Defend Trade Secrets Act (DTSA) of 2016

Trade Secret Misappropriation Recourse and Whistleblower Protection

New Legislation Impacting Business

All businesses have intellectual property and trade secrets.  A company is in business because it is offering something of “value” which can be a number of things from product to process to promotion.  For example, proprietary software, product systems, new product generation, or even client lists.  The loss or misappropriation of such can be devastating to the success and profitability of a company.

In a measure to further protect businesses, the Defend Trade Secrets Act (DTSA) of 2016 was signed into law on May 11, 2016 after being unanimously passed in the Senate and ratified in the House. It creates a federal cause of action for trade secret misappropriation.  The central provision of the DTSA will be codified as 18 U.S.C. § 1836(b) and reads:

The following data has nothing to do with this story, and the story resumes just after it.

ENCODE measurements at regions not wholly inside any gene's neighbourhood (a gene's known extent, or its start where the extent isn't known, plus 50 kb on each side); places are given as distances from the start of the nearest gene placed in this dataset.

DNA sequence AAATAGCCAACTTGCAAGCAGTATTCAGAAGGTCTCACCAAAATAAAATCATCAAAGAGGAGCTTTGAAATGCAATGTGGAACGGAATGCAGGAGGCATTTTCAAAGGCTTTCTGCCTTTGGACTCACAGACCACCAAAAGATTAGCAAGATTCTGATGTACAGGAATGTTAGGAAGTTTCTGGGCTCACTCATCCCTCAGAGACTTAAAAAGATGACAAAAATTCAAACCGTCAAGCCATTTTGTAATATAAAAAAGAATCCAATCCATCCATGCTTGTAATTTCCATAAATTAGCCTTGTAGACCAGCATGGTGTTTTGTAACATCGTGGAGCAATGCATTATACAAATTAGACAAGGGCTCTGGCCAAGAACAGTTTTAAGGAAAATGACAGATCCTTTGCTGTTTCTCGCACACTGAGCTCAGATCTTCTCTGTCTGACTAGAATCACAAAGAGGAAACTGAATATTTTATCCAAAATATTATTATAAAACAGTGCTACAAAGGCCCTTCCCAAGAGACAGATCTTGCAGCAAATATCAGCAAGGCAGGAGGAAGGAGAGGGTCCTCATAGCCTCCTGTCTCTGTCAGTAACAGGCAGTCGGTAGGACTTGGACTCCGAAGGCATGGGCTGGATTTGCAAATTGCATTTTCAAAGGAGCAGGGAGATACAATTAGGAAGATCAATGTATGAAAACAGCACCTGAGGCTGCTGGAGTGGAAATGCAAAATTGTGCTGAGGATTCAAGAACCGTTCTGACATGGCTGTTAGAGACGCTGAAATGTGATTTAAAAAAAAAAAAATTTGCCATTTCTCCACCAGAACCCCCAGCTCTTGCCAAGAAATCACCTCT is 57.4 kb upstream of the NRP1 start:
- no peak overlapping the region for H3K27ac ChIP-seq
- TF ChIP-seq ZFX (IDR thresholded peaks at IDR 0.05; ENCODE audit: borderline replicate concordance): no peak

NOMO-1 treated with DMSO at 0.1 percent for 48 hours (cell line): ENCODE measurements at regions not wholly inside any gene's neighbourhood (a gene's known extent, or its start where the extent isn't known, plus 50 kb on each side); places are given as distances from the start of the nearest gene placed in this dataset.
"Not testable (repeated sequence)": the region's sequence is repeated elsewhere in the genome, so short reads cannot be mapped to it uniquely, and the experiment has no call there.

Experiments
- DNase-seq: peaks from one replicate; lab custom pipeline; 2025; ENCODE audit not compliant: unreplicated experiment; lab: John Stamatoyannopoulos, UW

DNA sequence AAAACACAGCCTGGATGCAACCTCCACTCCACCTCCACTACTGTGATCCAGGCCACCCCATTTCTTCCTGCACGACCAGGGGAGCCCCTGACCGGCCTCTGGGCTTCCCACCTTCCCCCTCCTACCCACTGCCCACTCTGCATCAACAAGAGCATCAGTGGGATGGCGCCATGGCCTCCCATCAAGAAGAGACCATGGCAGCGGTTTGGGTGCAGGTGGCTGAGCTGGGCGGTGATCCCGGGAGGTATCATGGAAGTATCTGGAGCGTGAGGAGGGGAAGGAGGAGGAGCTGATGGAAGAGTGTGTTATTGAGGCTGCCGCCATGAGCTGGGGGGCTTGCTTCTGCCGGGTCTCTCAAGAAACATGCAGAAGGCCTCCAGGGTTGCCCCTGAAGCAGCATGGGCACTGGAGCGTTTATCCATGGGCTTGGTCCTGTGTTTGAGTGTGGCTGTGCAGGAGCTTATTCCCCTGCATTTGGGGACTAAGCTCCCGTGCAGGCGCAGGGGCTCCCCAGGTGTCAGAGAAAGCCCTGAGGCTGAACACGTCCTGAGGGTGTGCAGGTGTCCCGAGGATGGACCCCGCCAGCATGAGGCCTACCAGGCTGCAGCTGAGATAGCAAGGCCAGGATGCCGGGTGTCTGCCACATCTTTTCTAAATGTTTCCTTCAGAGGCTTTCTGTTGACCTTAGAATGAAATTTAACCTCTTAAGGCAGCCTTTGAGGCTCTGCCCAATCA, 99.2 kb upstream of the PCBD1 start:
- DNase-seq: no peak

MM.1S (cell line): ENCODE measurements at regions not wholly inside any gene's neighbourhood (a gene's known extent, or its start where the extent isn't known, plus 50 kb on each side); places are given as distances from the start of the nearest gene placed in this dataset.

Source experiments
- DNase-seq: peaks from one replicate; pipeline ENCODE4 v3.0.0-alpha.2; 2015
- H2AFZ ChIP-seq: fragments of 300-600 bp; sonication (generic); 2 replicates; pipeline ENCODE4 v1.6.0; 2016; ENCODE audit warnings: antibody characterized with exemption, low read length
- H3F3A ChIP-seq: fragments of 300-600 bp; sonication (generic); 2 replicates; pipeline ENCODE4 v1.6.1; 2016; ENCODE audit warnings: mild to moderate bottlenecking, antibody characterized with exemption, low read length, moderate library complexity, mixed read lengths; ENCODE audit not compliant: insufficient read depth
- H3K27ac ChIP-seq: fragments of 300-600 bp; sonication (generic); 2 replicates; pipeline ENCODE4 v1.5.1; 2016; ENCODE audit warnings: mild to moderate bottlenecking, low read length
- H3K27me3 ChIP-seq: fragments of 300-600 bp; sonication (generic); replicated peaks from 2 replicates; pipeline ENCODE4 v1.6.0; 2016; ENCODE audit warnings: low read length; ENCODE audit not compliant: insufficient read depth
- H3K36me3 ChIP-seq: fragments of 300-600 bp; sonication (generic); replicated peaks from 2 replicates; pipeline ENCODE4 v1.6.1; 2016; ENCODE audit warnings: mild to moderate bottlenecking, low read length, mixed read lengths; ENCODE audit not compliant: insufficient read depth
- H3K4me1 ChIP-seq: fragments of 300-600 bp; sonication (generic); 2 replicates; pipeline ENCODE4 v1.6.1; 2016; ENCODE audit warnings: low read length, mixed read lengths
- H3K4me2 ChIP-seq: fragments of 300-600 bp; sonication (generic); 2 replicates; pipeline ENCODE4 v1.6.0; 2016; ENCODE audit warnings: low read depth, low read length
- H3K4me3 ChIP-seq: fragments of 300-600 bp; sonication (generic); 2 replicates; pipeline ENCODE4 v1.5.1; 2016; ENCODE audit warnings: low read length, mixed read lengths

An owner of a trade secret that is misappropriated may bring a civil action under this subsection if the trade secret is related to a product or service used in, or intended for use in, interstate or foreign commerce.

What this Means

A “trade secret” means “all forms and types of financial, business, scientific, technical, economic, or engineering information …  if—(A) the owner thereof has taken reasonable measures to keep such information secret; and (B) the information derives independent economic value, actual or potential, from not being generally known to, and not being readily ascertainable through proper means by, the another person who can obtain economic value from the disclosure or use of the information.”

Misappropriation includes: without permission (A) obtaining a trade secret that was knowingly obtained through improper means or (B) disclosing or using a trade secret with knowledge that either (1) it is a trade secret or (2) it was obtained through improper means. The “improper means” include “theft, bribery, misrepresentation, breach or inducement of a breach of a duty to maintain secrecy, or espionage through electronic or other means.” However, misappropriation does not include “reverse engineering, independent derivation, or any other lawful means of acquisition.”